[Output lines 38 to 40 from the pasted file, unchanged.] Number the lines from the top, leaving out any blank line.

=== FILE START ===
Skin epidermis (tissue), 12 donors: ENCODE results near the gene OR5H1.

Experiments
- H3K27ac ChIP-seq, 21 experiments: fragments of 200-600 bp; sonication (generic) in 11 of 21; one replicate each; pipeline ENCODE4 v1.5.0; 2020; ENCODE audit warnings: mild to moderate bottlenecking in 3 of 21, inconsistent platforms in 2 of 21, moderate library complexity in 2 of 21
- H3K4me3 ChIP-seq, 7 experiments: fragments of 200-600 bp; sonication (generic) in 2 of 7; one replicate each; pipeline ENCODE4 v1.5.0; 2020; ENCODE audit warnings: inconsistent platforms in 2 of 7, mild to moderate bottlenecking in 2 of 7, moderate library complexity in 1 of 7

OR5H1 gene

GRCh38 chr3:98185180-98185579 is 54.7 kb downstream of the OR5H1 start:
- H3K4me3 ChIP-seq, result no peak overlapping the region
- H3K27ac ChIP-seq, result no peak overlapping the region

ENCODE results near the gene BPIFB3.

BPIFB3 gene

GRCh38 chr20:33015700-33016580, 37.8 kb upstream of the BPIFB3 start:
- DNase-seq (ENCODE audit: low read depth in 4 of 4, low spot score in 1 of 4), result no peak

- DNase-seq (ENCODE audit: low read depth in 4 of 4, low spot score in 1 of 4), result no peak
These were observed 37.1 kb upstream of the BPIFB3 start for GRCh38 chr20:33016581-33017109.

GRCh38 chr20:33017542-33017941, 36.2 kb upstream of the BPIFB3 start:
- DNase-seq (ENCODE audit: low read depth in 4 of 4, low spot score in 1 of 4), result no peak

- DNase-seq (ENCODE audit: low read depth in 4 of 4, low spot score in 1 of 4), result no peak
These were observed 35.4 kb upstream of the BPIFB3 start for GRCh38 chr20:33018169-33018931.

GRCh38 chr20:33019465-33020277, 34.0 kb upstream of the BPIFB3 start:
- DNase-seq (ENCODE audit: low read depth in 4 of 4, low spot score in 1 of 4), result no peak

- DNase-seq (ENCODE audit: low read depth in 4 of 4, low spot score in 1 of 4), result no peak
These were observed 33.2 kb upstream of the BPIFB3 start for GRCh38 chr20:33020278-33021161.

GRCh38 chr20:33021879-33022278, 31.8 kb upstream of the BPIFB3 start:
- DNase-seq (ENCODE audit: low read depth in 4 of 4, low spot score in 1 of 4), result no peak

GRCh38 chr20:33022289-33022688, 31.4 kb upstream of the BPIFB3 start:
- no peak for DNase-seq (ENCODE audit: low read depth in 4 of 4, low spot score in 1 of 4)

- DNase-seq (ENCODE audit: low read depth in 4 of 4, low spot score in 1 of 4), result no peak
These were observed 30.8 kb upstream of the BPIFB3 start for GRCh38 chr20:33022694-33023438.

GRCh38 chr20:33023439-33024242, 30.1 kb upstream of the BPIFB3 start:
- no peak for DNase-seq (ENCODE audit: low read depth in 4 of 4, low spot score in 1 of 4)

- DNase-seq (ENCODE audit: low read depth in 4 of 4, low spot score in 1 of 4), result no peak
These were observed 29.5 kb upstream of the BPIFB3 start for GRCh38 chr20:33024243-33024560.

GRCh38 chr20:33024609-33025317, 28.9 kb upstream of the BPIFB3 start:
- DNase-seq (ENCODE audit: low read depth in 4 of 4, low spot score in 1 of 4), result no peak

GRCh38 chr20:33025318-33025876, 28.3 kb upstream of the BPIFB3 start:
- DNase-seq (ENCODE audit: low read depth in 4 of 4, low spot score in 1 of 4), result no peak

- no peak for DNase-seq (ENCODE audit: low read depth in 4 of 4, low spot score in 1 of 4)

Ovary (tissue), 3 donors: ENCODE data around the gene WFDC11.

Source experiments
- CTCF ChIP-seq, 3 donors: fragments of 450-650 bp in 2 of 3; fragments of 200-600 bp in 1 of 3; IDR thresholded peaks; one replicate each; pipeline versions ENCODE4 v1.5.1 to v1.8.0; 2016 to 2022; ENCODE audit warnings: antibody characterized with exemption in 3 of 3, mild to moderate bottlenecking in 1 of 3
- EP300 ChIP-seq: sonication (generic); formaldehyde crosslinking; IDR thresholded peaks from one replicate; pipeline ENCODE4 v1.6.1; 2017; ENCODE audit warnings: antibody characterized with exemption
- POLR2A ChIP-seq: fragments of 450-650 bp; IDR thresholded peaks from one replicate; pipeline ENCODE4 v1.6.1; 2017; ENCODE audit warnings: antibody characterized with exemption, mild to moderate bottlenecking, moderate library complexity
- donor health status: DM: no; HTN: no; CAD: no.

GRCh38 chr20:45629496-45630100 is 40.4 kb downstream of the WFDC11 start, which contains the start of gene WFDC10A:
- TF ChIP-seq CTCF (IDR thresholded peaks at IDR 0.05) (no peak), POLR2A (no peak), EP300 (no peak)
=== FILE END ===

Ovary (tissue), 3 donors: ENCODE data around the gene WFDC11.

Source experiments
- CTCF ChIP-seq, 3 donors: fragments of 450-650 bp in 2 of 3; fragments of 200-600 bp in 1 of 3; IDR thresholded peaks; one replicate each; pipeline versions ENCODE4 v1.5.1 to v1.8.0; 2016 to 2022; ENCODE audit warnings: antibody characterized with exemption in 3 of 3, mild to moderate bottlenecking in 1 of 3